Could a transactions tax be good for capitalism?

Canary Wharf business district in London Image copyright Reuters

Many of those who work in banks and financial institutions equate support for a European financial transactions tax with a vindictive desire to see the City of London shrink.

But the argument, accepted by the Treasury (although not in quite so emotive terms), that if the tax were implemented in Europe alone, there would be an exodus of important firms to homes outside the EU - which would be particularly damaging to the City as Europe's leading financial centre - may not be quite as clear cut as it seems.

An EU financial transactions tax would be both desirable and feasible, argues an influential economist, Avinash Persaud, who has worked for a fair number of leading banks in his time and is currently chairman of Elara Capital.

Slightly embarrassingly for HM Treasury, his argument is based on the long-term impact of the UK's Stamp Duty Reserve Tax, which levies 0.5% on transactions in UK shares.

Although the London Stock Exchange has long campaigned against this stamp duty, the levy has been around in its current form for 25 years - and for longer in other incarnations - and hasn't been associated with the mass departure of equity trading away from the UK.

In fact, the London Stock Exchange has been remarkably successful in persuading international companies to list their shares in London: it has probably been the most successful stock market in the world, in that respect.

What's more, stamp duty raises an invaluable £3bn a year for the exchequer. And the Office for Budget Responsibility expects the take from the tax to rise by a third over the next three years.

So tax avoidance does not appear to have undermined this very British transaction tax.

As for the proposed European tax, it would be at a rate of 0.1% on shares and bonds, a fifth of Britain's stamp duty levy, and at 0.01% on derivative transactions, so - in theory - would create less of an incentive to emigrate from London for avoidance purposes than stamp duty has done.

In Persaud's view, the relative success of stamp duty is in its design. It is levied on any London listed shares, regardless of the nationality of those trading the shares. The test for liability to stamp duty is not the residence of the trader or investor.

The important point, he says, is that a transfer of shares is not legally enforceable if the tax hasn't been paid and the deal "stamped". So even if investors and banks relocate to Singapore or Geneva, if they trade in UK shares they have to pay this duty - and the consequence is that foreign residents pay 40% of British stamp duty.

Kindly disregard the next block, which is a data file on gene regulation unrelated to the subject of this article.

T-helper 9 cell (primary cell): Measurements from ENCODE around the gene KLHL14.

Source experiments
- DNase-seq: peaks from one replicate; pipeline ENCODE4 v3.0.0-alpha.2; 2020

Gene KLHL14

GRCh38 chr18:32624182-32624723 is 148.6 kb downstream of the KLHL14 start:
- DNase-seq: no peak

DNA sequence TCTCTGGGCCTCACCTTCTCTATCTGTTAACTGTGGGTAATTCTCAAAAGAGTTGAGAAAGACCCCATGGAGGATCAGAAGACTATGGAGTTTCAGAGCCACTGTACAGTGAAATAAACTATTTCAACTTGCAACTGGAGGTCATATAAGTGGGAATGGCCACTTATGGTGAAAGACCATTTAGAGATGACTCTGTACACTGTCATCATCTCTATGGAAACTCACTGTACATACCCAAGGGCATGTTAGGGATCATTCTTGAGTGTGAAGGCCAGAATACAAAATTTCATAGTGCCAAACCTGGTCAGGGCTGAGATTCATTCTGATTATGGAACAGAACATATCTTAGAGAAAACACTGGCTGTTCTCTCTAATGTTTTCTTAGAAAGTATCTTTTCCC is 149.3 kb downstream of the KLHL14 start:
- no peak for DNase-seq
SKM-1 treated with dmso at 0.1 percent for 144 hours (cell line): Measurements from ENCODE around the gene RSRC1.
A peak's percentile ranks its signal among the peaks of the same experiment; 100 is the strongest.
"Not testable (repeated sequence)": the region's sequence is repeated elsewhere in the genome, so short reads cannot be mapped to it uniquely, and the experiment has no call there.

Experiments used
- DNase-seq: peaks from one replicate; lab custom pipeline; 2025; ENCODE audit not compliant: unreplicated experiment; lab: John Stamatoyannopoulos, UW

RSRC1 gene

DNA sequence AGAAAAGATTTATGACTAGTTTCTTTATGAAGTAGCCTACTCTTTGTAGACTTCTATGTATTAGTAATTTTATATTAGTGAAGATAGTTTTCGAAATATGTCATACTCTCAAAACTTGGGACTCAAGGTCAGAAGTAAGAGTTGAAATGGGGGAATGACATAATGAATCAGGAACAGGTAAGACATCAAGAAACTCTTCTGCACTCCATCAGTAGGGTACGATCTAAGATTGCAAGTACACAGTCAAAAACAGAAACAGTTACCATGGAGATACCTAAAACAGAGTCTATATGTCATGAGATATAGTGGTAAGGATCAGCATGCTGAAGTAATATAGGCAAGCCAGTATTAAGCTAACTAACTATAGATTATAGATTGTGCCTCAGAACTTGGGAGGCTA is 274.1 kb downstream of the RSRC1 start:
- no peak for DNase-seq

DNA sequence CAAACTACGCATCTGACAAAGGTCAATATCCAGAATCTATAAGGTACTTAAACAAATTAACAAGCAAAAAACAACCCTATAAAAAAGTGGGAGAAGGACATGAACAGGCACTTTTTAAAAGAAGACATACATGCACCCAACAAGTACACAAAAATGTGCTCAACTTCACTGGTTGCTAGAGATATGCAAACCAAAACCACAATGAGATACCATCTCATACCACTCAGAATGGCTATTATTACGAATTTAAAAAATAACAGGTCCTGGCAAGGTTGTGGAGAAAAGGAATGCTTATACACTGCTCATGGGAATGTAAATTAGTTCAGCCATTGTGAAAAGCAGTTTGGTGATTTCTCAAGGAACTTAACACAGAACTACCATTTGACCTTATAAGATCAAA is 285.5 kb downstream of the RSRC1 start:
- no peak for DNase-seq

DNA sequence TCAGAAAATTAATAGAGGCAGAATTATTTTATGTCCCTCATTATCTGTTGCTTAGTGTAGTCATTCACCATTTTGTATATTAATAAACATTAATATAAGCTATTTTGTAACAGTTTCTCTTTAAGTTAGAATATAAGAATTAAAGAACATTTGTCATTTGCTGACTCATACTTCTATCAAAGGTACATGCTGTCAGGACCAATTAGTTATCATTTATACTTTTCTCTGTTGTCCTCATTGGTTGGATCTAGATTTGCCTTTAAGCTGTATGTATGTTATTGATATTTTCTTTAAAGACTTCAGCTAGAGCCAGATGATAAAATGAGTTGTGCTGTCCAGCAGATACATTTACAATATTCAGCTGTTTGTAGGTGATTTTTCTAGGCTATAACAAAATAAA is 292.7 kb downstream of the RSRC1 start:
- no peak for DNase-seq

Persaud would therefore argue that a similar rule should apply to the EU's transactions tax: so long as the transactions were in shares, or bonds or derivatives relating to money raised by companies based in the European Union, then the tax should apply.

On this scenario, there would be no point in huge banks, investors and traders quitting London, because it would not allow them to escape the tax.

There would only be acute damage to the City of London from a new transactions tax if huge companies, such as BP, or Unilever, or Vodafone stopped issuing bonds and shares in Europe or ceased to hedge their financial transactions in Europe.

The prospects of enormous "real" companies relocating to avoid the transactions tax or doing all their financial business in other jurisdictions seems pretty remote.

That said, a transactions tax might reduce the volume of transactions - especially in derivatives - designed for purely speculative purposes by increasing their cost.

It is not clear that would be such a terrible thing, since there is some evidence those deals increase irrational exuberance and manic depression in markets, to the detriment of businesses trying to finance themselves, and are also devices for extracting excessive fees from more gullible businesses (see my earlier post for more on this).

With its marginal increase in the cost of financial trading, a transaction tax would disproportionately hurt those trading in securities on the slimmest of profit margins.

As a result, there would be a reduction in so-called high-frequency trading, viz massive automatic trading in shares and bonds carried out by computers that run algorithms looking for price discrepancies or trends.

Would that be so disastrous?

Less high-frequency trading could mean that overshoots and undershoots in markets would become less extreme, in that the new hegemony of the machines in stock markets seems to have been associated with a sharp increase in the volatility of markets (the extreme case being Wall Street's notorious flash crash).

If that's so, then a financial transaction tax would actually increase the efficiency of the allocation of capital: it would improve the functioning of capitalism, rather than undermining it.